COVID-19 tests of all types are in demand at the start of 2022 as the Omicron variant sweeps across the U.S. In some regions, supplies of tests are running low. In other places, labs are struggling to get results.
In some testing venues, there’s also confusion. Ingrid, of Williamstown, Mass., tells us she encountered a delay in getting her test results from Walgreens and had a hard time getting answers.
“Over ten days now and no test results,” Ingrid wrote in a ConsumerAffairs review. “Walgreens claims a 24-hour turnaround time--their partner says that is not true.”
Opportunity for scammers
Because of obstacles Ingrid and many other consumers are facing, the U.S. Food and Drug Administration (FDA) is worried that scammers will enter the vacuum to peddle all sorts of plentiful – but fake – COVID-19 tests.
“Some people and companies are trying to profit from this pandemic by selling unproven and illegally marketed products that make false claims,” the FDA said in a consumer update.
In addition to COVID-19 tests that are unproven and unreliable, the agency is cautioning consumers to be on the lookout for alleged treatments and cures for the virus. Officials say these bogus products began appearing early in the pandemic but may become more prevalent during the current surge in new cases.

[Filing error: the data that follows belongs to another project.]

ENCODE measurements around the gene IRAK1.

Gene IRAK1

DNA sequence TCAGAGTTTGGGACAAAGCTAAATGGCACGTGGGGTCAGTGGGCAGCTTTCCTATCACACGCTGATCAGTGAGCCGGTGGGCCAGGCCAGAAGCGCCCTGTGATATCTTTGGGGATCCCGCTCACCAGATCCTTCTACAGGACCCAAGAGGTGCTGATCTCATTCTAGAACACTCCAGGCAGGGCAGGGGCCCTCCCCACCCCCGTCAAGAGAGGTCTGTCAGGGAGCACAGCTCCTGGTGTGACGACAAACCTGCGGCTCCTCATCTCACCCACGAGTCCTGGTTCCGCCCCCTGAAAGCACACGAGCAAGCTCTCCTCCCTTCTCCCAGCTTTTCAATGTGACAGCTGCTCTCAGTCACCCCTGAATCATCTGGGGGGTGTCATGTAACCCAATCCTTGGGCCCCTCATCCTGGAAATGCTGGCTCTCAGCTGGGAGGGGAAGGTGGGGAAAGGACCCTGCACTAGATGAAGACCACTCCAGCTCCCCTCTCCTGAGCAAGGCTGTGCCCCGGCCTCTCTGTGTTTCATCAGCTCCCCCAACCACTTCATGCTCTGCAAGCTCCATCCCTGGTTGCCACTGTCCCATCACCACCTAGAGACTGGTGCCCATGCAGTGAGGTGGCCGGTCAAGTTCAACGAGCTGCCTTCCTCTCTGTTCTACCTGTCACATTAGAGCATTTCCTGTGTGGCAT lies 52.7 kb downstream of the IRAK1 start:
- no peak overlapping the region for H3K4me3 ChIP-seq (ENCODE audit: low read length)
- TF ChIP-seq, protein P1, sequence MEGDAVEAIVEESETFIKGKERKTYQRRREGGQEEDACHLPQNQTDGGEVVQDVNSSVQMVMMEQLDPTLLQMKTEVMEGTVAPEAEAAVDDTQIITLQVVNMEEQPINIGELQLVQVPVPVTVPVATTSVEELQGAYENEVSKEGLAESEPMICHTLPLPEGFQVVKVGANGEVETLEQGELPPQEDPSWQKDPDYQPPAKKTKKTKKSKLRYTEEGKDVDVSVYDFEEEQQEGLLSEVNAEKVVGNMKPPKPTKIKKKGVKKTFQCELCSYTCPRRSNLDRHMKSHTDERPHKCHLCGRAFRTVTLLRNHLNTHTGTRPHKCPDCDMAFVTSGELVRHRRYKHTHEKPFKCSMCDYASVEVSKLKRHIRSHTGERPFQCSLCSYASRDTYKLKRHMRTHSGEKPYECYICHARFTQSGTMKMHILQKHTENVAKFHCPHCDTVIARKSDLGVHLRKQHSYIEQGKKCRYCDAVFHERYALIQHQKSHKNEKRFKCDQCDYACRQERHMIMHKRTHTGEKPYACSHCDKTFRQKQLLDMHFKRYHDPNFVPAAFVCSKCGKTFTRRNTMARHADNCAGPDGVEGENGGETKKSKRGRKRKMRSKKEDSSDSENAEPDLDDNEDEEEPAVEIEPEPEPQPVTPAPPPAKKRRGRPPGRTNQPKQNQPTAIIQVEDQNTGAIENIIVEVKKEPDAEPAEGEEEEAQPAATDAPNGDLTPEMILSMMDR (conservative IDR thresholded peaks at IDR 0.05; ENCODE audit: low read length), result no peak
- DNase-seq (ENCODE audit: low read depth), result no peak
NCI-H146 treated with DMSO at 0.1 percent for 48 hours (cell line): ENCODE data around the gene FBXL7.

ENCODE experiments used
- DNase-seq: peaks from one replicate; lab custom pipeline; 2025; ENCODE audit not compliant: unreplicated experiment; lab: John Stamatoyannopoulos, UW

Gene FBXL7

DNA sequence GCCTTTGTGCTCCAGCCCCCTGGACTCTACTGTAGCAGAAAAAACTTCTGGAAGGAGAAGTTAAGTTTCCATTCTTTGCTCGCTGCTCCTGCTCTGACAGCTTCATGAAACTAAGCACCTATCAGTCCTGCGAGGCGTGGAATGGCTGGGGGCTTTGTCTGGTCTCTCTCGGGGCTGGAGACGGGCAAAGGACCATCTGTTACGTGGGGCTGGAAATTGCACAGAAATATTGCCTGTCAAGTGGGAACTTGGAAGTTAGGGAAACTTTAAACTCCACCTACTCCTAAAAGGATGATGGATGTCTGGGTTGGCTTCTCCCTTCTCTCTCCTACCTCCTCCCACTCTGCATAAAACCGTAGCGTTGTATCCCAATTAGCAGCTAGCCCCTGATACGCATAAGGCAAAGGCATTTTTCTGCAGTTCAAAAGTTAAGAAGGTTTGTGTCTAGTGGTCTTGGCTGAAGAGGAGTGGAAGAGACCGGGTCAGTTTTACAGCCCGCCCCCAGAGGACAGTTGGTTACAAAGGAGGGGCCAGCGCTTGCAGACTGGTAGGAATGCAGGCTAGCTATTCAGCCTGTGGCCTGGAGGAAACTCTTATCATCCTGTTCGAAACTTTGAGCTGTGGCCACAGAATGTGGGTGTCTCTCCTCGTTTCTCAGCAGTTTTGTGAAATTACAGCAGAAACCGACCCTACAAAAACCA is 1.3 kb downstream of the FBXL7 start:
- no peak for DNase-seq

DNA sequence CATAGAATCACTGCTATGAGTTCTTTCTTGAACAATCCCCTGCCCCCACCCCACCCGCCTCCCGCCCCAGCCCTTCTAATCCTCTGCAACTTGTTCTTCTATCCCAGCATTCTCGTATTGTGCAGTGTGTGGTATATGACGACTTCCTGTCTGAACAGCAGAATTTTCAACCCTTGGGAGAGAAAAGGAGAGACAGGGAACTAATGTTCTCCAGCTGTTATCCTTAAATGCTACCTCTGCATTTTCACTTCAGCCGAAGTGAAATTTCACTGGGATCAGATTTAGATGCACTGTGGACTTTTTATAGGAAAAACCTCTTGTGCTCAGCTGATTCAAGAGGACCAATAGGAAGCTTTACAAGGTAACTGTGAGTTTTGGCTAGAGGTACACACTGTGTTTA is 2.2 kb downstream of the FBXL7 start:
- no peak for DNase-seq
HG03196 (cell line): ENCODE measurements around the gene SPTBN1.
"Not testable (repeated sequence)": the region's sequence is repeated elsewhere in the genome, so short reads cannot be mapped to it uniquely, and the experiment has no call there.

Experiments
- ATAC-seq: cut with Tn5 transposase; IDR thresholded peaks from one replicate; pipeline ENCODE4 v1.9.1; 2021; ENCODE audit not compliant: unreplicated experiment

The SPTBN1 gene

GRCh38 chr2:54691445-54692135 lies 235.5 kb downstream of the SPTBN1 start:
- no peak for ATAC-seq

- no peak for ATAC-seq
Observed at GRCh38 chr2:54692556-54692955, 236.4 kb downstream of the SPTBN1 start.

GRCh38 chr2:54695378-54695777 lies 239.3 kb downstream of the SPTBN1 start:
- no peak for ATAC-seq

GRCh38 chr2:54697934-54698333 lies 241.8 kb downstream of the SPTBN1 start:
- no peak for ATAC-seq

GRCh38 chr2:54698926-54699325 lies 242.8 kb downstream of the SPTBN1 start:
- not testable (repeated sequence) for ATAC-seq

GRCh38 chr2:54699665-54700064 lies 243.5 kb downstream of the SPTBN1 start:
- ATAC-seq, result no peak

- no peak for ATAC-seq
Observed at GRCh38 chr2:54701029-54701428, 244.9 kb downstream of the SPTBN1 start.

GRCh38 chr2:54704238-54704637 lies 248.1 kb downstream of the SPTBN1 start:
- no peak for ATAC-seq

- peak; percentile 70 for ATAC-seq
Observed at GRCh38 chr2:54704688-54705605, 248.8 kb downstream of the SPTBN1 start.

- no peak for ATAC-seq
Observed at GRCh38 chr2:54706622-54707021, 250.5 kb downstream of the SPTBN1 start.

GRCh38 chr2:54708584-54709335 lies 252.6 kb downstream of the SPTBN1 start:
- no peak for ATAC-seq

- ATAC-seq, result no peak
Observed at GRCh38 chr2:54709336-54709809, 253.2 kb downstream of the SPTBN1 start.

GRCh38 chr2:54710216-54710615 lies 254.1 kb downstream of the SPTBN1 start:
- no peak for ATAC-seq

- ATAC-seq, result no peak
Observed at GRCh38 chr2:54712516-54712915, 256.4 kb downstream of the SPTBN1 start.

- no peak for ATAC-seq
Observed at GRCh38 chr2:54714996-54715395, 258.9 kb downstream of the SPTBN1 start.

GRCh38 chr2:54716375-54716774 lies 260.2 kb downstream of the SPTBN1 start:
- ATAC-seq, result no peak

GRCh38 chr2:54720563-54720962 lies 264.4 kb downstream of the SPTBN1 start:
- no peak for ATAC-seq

To date, the FDA has granted emergency use authorization to only three vaccines. The mRNA vaccines produced by Pfizer/BioNTech and Moderna require two shots, along with a recommended booster. The Johnson & Johnson vaccine requires a single shot, and a booster two months later is highly recommended.
You can’t buy real treatments from a website
The FDA has also approved several drugs and antibody cocktails to treat the coronavirus, but they all must be prescribed and administered by a health care provider. They are not available for purchase from a website.
The FDA said it continues to work with vaccine and drug manufacturers, developers, and researchers to help facilitate the development and availability of medical products – such as additional vaccines, antibodies, and medicines – to prevent or treat COVID-19.
Fraudulent COVID-19 products can be packaged and presented in many different ways. They might take the form of dietary supplements and other foods, as well as products claiming to be tests, drugs, medical devices, or vaccines.
So far, the FDA has been able to remove dozens of misleading or counterfeit products from store shelves and from websites. The agency will continue to monitor social media platforms and online marketplaces to prevent the promotion and sale of fraudulent COVID-19 products.
If you spot what looks like an unapproved test or product, the FDA would like to hear from you. You can contact the agency here.